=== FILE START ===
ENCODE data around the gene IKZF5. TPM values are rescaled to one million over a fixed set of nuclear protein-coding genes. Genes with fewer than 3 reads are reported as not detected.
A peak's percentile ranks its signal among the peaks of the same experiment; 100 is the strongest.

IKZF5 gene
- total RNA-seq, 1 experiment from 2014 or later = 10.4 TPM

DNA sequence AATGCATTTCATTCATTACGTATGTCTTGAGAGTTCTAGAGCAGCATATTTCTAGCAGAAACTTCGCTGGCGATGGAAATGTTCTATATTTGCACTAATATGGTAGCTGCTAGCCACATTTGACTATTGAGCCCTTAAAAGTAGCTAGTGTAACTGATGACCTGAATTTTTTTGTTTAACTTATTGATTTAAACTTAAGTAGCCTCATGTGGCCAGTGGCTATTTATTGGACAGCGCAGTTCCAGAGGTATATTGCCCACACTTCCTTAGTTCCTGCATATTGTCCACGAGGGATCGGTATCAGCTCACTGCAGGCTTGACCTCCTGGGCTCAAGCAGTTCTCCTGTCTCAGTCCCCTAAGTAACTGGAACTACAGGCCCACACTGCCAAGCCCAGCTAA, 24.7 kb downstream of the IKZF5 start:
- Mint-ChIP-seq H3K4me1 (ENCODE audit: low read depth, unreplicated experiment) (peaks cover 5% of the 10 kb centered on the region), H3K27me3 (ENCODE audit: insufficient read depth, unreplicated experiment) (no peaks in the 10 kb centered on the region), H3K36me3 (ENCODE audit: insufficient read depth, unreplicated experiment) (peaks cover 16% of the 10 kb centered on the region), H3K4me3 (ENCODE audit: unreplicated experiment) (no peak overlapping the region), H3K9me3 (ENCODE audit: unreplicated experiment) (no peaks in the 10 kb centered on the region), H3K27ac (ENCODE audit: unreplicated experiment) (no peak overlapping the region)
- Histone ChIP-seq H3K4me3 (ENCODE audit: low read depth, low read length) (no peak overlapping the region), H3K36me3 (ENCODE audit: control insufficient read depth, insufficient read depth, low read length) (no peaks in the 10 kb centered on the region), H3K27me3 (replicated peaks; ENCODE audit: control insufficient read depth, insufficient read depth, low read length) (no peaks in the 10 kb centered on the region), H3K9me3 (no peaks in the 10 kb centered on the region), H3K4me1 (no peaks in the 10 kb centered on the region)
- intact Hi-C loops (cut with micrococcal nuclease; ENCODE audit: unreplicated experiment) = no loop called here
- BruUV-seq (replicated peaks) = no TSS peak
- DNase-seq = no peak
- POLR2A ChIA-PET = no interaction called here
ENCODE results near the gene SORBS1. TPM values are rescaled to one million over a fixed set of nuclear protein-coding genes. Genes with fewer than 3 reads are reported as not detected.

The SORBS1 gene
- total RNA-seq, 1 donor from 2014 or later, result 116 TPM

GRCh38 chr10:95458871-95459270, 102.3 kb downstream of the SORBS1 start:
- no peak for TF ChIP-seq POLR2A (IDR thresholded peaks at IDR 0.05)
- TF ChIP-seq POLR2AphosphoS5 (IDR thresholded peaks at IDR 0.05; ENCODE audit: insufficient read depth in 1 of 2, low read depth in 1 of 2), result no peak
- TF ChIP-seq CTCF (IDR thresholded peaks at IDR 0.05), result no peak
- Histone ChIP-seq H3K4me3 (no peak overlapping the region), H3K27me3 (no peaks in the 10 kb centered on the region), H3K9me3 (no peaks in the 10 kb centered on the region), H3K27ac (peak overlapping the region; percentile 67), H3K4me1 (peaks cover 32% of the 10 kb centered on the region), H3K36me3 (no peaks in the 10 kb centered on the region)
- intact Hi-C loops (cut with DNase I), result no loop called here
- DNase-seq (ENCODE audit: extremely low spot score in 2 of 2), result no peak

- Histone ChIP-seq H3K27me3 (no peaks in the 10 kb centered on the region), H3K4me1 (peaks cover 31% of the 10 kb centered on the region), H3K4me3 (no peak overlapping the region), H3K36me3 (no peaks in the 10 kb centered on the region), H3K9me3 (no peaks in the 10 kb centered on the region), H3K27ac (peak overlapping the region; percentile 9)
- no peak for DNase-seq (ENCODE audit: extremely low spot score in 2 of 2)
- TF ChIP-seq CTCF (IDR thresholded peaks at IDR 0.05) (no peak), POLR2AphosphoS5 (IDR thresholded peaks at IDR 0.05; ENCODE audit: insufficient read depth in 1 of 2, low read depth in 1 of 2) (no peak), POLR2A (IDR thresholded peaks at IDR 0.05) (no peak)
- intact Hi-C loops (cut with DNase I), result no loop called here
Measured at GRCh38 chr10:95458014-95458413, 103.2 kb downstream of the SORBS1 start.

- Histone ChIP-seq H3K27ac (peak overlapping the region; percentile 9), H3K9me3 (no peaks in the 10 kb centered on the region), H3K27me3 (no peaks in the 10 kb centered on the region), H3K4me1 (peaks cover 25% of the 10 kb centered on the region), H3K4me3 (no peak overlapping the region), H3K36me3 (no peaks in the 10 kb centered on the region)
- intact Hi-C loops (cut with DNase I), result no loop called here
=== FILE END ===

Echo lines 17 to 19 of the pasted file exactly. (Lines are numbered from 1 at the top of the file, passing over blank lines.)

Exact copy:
- TF ChIP-seq POLR2AphosphoS5 (IDR thresholded peaks at IDR 0.05; ENCODE audit: insufficient read depth in 1 of 2, low read depth in 1 of 2), result no peak
- TF ChIP-seq CTCF (IDR thresholded peaks at IDR 0.05), result no peak
- Histone ChIP-seq H3K4me3 (no peak overlapping the region), H3K27me3 (no peaks in the 10 kb centered on the region), H3K9me3 (no peaks in the 10 kb centered on the region), H3K27ac (peak overlapping the region; percentile 67), H3K4me1 (peaks cover 32% of the 10 kb centered on the region), H3K36me3 (no peaks in the 10 kb centered on the region)